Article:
The benefits of optimal compressor performance are clear: improved operating efficiency, reduced energy consumption and increased productivity. Tracking performance can also provide other benefits, such as early warning of impending gas leakages. Unfortunately, losses in efficiency often go undetected by many monitoring systems that focus on vibration, piston position and temperature only. Machine efficiency – like other key parameters – should be monitored continuously and the monitoring system should provide comprehensive analyses that identify how you can restore optimum operation. They can begin by detecting any changes in dynamic pressure during operation and performing specialised p-V analyses to identify components causing reductions in efficiency. They should also incorporate influences resulting from today’s compressor regulations. Finally, they must analyse other key values, such as compression cycle, piston rod load, and piston rod reversal.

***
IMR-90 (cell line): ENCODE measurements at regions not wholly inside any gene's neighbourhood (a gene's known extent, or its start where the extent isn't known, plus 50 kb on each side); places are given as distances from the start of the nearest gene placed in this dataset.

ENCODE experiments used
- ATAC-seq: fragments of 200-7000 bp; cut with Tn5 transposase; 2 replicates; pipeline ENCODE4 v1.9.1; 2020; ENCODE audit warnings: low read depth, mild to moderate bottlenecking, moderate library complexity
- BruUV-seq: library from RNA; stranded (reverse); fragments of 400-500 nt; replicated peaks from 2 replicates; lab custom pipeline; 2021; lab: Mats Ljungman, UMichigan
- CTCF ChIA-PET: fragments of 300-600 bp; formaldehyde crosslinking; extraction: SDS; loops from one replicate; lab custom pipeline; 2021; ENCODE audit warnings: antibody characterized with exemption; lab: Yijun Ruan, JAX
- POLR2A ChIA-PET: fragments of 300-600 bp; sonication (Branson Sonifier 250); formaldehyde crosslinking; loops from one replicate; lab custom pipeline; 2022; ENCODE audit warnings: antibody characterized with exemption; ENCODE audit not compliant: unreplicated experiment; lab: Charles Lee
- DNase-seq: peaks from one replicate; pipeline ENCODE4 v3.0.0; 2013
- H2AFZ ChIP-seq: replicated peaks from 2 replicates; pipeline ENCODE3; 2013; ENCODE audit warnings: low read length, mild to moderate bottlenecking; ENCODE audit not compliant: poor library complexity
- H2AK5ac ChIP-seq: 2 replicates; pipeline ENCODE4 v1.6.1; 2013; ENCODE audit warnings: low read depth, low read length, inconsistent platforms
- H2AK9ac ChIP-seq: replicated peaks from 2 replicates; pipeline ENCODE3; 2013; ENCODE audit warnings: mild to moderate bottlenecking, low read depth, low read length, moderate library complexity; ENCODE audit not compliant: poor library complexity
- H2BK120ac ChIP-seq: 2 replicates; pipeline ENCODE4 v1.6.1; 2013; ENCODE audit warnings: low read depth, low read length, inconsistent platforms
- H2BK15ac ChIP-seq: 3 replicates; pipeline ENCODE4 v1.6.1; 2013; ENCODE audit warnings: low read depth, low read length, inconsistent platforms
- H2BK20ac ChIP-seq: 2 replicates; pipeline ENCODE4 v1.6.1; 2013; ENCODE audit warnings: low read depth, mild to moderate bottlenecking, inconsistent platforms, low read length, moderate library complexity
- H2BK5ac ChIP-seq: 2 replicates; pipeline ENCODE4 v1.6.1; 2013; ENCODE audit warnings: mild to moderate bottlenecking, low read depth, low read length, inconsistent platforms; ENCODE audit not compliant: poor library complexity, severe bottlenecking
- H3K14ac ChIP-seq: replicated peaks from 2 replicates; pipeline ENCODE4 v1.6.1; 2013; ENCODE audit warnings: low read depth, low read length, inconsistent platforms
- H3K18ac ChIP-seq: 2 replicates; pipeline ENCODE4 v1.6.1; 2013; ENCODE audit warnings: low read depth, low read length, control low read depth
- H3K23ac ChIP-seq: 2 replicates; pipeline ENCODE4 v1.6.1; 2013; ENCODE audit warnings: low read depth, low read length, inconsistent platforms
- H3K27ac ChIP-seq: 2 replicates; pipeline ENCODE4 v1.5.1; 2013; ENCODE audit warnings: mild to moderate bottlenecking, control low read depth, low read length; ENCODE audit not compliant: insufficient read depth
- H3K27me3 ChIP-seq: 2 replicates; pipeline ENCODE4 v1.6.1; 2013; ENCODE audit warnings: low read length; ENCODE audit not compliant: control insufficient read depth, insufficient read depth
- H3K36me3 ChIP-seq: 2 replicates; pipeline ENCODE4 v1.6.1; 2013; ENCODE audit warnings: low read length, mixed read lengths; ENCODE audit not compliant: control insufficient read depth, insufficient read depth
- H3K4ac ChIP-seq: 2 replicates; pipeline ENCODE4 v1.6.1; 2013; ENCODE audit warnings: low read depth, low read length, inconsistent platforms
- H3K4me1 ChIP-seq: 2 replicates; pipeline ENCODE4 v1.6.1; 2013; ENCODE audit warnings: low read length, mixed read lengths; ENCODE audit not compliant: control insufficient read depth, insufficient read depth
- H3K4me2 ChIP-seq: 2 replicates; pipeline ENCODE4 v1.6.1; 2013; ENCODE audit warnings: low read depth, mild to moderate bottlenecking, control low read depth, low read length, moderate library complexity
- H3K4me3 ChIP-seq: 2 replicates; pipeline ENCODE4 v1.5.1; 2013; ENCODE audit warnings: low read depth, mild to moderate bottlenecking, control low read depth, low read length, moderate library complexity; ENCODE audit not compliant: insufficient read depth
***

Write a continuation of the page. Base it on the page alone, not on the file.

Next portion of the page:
When it comes to machine protection, the abbreviation “SIL” is very prominent in sales literature. It is important to understand what SIL certification means – and what it does not mean. SIL (Safety Integrity Level) ratings were established to define a metric for evaluating a system’s level of operational reliability with regard to safety, as defined by IEC 61508. As it applies to machine monitoring systems, a SIL rating refers to the probability of failure on demand (“PFD value”) of the protection system. A key point to remember is that SIL ratings have nothing to do with monitoring precision, which is represented by false trips and missed detects. Keep in mind that, before a SIL-rated safety system comes into play, operators have to determine the appropriate SIL rating for the machinery that has to be safety protected. In other words, IEC 61508 is a risk-based standard and, in order to apply it, criteria for the tolerability of risks must be established for the machine, e.g., a HAZOP study must be carried out (Hazard and Operability). Some marketing phrasing, such as “SIL ready” or “Equates to SIL,” can be puzzling. However, there are two ways to clarify the confusion. First, look for a monitoring system whose vendors provide genuine SIL certificates issued by recognised certification institutions. Keep in mind that the SIL rating must cover not only the safety system itself, but also the inherent components in the safety loop from sensor to the ESD (Emergency Shutdown Device). Second, be aware that SIL ratings should not only be high, but relevant to your application. For instance, SIL certification for monitoring over-speed protection is of no significance to a reciprocating compressor user, but a rating for a safety system that performs segmented RMS vibration analyses may be significant for your machine.